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U.S. Department of State

Diplomacy in Action

Western Sahara


Bureau of Democracy, Human Rights, and Labor
July 28, 2014

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Executive SummaryShare    

The Moroccan constitution and other laws and policies generally protect the freedoms of worship and conscience but prohibit non-Muslims from proselytizing. Moroccan laws and restrictions regarding religious organizations and religious freedom apply in the approximately 85 percent of the Western Sahara that Morocco administers.

There were no reports of societal abuses or discrimination based on religious affiliation, belief, or practice in the territory.

The U.S. Ambassador and embassy staff discussed religious freedom with the Moroccan government within the context of official meetings and visits.

The Front for the Liberation of Saguia el Hamra and Rio de Oro (POLISARIO), a Sahrawi independence movement based in Algeria, administers the part of the territory not under Moroccan administration. There were no reports of restrictions on religious freedom in that sparsely populated part of the territory.

Section I. Religious DemographyShare    

The U.S. government estimates the total population at 540,000 (July 2013 estimate). The majority of the population is Sunni Muslim. Islamic practice is frequently characterized by maraboutism, the veneration of religious figures and the tombs in which they are believed to be interred. There is a small group of Roman Catholics.

There is a small foreign community working for the United Nations Mission for a Referendum in Western Sahara (MINURSO). Many of its members are non-Muslims.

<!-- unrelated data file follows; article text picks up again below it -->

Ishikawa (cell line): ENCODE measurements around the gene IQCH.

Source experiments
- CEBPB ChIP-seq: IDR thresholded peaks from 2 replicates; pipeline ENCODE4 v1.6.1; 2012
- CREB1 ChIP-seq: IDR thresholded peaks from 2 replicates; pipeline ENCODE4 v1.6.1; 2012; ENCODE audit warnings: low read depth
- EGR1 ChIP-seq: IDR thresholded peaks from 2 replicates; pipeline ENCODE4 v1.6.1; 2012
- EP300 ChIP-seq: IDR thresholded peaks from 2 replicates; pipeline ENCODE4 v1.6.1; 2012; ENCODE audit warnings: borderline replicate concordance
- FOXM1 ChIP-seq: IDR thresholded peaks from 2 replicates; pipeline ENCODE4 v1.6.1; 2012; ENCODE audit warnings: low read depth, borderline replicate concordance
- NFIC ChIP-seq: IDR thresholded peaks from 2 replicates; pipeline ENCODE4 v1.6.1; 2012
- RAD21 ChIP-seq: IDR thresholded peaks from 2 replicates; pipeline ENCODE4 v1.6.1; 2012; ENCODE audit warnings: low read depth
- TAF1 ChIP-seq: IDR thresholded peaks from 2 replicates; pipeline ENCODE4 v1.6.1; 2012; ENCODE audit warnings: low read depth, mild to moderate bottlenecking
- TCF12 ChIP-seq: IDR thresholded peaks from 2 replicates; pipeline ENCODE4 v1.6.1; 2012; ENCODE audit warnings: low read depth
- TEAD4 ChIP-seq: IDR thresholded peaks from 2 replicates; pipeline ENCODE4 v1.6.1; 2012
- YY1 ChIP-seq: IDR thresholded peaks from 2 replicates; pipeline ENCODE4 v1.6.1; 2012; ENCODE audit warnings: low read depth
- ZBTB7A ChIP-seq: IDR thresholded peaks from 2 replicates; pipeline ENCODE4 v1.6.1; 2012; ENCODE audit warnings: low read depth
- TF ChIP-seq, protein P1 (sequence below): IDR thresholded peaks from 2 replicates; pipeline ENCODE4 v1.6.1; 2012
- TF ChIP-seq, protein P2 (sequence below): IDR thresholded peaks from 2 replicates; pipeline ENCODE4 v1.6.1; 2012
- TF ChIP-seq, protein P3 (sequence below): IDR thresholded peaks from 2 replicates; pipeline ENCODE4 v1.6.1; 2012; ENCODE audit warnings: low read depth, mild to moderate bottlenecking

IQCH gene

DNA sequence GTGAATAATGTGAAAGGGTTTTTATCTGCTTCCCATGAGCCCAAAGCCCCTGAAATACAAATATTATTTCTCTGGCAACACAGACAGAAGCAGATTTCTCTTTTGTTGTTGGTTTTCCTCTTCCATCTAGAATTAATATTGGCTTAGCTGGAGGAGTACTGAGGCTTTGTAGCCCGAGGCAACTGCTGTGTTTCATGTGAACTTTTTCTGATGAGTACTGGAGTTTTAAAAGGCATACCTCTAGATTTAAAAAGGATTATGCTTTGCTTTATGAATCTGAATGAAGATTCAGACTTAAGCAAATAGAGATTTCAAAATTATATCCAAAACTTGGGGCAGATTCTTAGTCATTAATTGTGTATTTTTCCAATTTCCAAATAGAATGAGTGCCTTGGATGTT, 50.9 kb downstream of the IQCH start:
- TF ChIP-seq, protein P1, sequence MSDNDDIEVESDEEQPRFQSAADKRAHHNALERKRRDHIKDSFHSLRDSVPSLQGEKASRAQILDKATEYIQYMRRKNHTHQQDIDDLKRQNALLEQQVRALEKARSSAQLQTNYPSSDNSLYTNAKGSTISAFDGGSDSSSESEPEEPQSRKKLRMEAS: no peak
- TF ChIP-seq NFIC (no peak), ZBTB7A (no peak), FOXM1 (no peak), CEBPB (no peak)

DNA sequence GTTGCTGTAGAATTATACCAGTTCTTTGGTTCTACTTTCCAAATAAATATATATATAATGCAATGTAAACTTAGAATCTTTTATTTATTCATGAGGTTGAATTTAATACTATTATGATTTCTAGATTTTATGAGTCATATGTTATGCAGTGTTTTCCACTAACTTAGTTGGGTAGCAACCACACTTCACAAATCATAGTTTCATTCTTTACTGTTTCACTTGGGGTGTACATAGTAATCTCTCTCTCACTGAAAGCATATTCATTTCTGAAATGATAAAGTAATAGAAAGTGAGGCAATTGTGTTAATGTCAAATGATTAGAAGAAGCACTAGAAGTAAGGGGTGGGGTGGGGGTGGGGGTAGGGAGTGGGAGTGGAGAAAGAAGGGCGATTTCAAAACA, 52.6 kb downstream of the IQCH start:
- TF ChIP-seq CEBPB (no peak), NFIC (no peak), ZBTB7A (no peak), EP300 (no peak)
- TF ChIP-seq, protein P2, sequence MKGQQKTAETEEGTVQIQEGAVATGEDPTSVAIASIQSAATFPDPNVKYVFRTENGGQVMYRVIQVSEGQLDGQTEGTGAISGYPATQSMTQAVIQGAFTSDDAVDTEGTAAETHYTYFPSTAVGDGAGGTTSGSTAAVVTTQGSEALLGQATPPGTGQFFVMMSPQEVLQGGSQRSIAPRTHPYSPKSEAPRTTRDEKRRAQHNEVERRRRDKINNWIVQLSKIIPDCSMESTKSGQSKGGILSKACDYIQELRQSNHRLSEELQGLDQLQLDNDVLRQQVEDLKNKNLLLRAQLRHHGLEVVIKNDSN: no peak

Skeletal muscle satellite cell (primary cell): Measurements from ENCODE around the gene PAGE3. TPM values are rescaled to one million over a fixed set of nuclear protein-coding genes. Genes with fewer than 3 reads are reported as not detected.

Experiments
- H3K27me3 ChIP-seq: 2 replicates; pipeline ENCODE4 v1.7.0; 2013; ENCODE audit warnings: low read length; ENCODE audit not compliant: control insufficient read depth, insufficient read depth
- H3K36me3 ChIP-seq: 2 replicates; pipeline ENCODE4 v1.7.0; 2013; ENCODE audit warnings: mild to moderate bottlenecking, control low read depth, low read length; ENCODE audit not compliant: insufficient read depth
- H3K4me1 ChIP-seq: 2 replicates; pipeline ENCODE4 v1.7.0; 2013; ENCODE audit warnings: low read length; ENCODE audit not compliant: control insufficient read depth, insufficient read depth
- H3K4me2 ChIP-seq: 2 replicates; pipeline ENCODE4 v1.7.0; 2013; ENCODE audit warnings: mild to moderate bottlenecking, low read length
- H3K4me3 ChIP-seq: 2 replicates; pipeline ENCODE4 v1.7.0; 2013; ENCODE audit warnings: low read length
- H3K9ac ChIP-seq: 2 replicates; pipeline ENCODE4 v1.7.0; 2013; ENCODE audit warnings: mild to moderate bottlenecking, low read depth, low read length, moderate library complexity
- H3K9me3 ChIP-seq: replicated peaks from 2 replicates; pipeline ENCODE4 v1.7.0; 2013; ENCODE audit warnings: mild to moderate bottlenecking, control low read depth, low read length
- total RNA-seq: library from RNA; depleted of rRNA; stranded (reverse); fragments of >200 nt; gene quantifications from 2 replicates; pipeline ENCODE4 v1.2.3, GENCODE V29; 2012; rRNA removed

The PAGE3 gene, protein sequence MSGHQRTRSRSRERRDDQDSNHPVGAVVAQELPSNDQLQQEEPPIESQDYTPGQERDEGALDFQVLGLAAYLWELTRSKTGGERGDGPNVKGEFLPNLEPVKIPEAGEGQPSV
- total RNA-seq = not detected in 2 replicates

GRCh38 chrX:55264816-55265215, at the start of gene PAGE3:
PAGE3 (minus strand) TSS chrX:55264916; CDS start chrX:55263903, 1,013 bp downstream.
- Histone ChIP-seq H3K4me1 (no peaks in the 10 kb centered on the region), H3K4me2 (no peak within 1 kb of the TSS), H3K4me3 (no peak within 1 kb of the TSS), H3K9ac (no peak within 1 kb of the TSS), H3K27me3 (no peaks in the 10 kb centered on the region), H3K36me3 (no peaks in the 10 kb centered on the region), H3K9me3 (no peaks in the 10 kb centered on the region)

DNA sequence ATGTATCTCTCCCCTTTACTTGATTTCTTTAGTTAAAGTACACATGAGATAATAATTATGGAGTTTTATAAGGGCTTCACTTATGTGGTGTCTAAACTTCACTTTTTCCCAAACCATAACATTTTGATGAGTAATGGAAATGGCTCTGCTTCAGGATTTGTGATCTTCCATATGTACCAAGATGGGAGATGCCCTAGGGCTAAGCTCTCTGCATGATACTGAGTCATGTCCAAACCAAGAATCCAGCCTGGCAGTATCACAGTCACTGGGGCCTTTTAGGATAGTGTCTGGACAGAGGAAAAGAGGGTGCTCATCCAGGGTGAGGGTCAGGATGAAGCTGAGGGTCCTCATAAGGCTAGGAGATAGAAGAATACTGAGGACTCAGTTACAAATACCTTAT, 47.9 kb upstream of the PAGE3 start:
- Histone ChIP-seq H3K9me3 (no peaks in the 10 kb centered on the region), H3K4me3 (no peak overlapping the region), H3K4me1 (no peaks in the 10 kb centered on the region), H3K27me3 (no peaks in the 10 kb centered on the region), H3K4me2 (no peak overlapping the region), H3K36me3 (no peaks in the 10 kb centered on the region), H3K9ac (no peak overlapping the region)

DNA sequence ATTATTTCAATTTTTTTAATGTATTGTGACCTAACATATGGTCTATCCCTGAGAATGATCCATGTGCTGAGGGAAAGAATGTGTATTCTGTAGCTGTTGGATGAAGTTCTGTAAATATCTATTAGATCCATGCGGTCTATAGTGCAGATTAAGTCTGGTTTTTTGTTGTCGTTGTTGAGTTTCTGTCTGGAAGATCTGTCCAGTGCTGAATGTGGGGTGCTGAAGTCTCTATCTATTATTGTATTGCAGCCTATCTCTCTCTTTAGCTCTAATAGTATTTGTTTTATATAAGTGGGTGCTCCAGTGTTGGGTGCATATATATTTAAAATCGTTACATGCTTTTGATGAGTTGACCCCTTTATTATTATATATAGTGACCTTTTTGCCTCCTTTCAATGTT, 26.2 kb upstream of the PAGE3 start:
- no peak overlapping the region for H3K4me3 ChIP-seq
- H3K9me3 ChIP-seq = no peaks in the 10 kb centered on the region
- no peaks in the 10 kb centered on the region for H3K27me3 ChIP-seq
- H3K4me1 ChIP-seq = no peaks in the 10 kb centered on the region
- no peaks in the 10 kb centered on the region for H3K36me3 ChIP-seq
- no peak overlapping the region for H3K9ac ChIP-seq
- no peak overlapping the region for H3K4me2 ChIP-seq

Section II. Status of Government Respect for Religious FreedomShare    

Legal/Policy Framework

The Moroccan constitution and other laws and policies generally protect the freedoms of worship and conscience but restrict attempts to convert Moroccans from Maliki Islam. Individual conversion is discouraged but not explicitly prohibited for adults. Due to continuing Moroccan administrative control of approximately 85 percent of the territory, laws and restrictions regarding religious organizations and religious freedom for most of the territory are the same as those in Morocco. The POLISARIO administers the remaining sparsely populated territory.

Government Practices

The laws and policies in the part of Western Sahara under Moroccan administration continued to prohibit non-Muslims from proselytizing; however, there were no reported arrests or prosecutions related to such activity during the year.

Section III. Status of Societal Respect for Religious FreedomShare    

There were no reports of societal abuses or discrimination based on religious affiliation, belief, or practice.

Non-Muslim foreign communities generally practiced their faith openly.

There were no reports of restrictions on religious freedom in the area controlled by the POLISARIO.

Section IV. U.S. Government PolicyShare    

U.S. government representatives and officials of the U.S. Embassy in Rabat and Consulate General in Casablanca discussed religious freedom in the territory with the Moroccan government within the context of official meetings and visits.



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